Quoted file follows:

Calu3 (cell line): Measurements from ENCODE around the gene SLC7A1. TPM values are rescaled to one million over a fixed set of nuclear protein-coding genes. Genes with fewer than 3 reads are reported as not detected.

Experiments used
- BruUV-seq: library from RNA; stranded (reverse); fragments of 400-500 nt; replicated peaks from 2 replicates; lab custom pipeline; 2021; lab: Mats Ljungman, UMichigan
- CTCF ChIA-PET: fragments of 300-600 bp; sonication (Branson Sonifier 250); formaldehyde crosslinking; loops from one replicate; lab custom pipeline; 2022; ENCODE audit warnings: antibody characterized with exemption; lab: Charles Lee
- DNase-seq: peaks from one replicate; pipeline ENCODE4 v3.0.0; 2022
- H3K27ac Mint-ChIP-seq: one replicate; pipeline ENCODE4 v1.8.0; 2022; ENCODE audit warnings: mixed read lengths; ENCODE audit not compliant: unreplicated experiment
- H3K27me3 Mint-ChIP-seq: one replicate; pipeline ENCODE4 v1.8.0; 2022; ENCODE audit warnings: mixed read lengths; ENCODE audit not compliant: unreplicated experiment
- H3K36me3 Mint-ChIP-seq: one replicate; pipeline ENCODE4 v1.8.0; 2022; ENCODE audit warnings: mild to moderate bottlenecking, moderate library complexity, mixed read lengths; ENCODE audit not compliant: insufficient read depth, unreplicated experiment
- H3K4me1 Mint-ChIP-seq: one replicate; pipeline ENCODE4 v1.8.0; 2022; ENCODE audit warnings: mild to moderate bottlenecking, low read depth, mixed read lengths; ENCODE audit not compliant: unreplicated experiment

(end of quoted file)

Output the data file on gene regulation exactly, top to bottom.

Calu3 (cell line): Measurements from ENCODE around the gene SLC7A1. TPM values are rescaled to one million over a fixed set of nuclear protein-coding genes. Genes with fewer than 3 reads are reported as not detected.

Experiments used
- BruUV-seq: library from RNA; stranded (reverse); fragments of 400-500 nt; replicated peaks from 2 replicates; lab custom pipeline; 2021; lab: Mats Ljungman, UMichigan
- CTCF ChIA-PET: fragments of 300-600 bp; sonication (Branson Sonifier 250); formaldehyde crosslinking; loops from one replicate; lab custom pipeline; 2022; ENCODE audit warnings: antibody characterized with exemption; lab: Charles Lee
- DNase-seq: peaks from one replicate; pipeline ENCODE4 v3.0.0; 2022
- H3K27ac Mint-ChIP-seq: one replicate; pipeline ENCODE4 v1.8.0; 2022; ENCODE audit warnings: mixed read lengths; ENCODE audit not compliant: unreplicated experiment
- H3K27me3 Mint-ChIP-seq: one replicate; pipeline ENCODE4 v1.8.0; 2022; ENCODE audit warnings: mixed read lengths; ENCODE audit not compliant: unreplicated experiment
- H3K36me3 Mint-ChIP-seq: one replicate; pipeline ENCODE4 v1.8.0; 2022; ENCODE audit warnings: mild to moderate bottlenecking, moderate library complexity, mixed read lengths; ENCODE audit not compliant: insufficient read depth, unreplicated experiment
- H3K4me1 Mint-ChIP-seq: one replicate; pipeline ENCODE4 v1.8.0; 2022; ENCODE audit warnings: mild to moderate bottlenecking, low read depth, mixed read lengths; ENCODE audit not compliant: unreplicated experiment